SYDNEY — The island of Tulagi served as a South Pacific headquarters for Britain then Japan, and during World War II, its natural deepwater harbor made it a military gem. Now, China is moving in with plans to effectively take control.
Under a secretive deal signed last month with a provincial government in the Solomon Islands, a Beijing-based company with close ties to the Chinese Communist Party has secured exclusive development rights for the entire island of Tulagi and its surroundings.
The lease agreement has shocked Tulagi residents and alarmed U.S. officials who see the island chains of the South Pacific as crucial to keeping China in check and protecting important sea routes. It is the latest example of China using promises of prosperity to pursue its global aspirations — often by funneling money to governments and investing in local infrastructure projects that critics call debt traps for developing nations.
“The geography tells you that this is a good location,” said Anne-Marie Brady, a China scholar at the University of Canterbury in Christchurch, New Zealand. “China is expanding its military assets into the South Pacific and is looking for friendly ports and friendly airfields just like other rising powers before them.”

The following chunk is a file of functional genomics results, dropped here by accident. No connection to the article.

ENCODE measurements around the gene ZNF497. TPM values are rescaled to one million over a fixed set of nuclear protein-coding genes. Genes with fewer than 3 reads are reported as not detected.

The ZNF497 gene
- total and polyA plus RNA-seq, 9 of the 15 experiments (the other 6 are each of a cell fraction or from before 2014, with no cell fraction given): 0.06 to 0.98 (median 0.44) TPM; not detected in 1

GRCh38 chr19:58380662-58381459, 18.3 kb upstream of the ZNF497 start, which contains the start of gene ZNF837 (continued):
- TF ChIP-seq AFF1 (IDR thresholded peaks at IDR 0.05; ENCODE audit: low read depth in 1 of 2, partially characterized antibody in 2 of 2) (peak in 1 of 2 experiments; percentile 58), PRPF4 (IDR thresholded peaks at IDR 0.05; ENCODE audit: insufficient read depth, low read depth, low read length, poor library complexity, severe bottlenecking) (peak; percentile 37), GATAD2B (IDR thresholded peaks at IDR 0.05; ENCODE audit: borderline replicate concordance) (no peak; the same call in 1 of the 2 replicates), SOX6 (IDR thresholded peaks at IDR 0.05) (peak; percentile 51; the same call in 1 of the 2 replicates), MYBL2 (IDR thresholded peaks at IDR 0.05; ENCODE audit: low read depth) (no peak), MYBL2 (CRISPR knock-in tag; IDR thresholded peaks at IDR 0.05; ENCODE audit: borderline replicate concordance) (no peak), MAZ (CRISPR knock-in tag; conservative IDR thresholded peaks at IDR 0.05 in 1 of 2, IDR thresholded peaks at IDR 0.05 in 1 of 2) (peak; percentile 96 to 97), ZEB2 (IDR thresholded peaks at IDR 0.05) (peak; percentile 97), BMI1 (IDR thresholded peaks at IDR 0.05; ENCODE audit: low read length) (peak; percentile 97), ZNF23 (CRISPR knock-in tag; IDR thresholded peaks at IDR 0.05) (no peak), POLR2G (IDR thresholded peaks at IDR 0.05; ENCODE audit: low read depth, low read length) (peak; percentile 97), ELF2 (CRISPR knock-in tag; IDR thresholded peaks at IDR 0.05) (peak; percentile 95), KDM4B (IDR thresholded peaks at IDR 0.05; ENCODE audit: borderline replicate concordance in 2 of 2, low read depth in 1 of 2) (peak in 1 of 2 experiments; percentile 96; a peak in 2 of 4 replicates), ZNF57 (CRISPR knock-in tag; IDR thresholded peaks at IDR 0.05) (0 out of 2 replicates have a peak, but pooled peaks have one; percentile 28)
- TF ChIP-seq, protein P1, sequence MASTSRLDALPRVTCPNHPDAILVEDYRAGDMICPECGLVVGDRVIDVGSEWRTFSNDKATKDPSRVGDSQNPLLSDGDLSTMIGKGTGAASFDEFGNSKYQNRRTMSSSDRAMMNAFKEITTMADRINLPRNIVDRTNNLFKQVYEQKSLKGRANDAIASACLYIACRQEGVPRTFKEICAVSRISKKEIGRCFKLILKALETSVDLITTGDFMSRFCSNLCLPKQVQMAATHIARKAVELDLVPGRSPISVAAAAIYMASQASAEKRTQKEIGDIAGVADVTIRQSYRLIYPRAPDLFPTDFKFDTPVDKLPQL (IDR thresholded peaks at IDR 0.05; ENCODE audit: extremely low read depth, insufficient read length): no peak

Beijing’s ambitions in the South Pacific have economic, political and military ramifications.
The region is rich in natural resources, and China’s investments have provoked worries in the United States and Australia that the projects could give Beijing an opening to establish a military foothold for everything from ships and planes to its own version of the Global Positioning System.
China is also pushing to end the region’s status as a diplomatic stronghold for Taiwan. The Solomons cut ties to Taipei and allied with Beijing just a few days before the Tulagi deal. A second Pacific nation, Kiribati, followed suit the same week.
Even compared to previous Chinese development deals in nearby countries — including a wharf in Vanuatu, whose terms were not publicly released for years — the Tulagi agreement is remarkable for both its scope and lack of public input.
The renewable 75-year lease was granted to the China Sam Enterprise Group, a conglomerate founded in 1985 as a state-owned enterprise, according to corporate records.
A copy of the “strategic cooperation agreement,” obtained by The New York Times and verified by two people with knowledge of the deal, reveals both the immediate ambitions of China Sam and the potential — just as in Vanuatu — for infrastructure that could share civilian and military uses.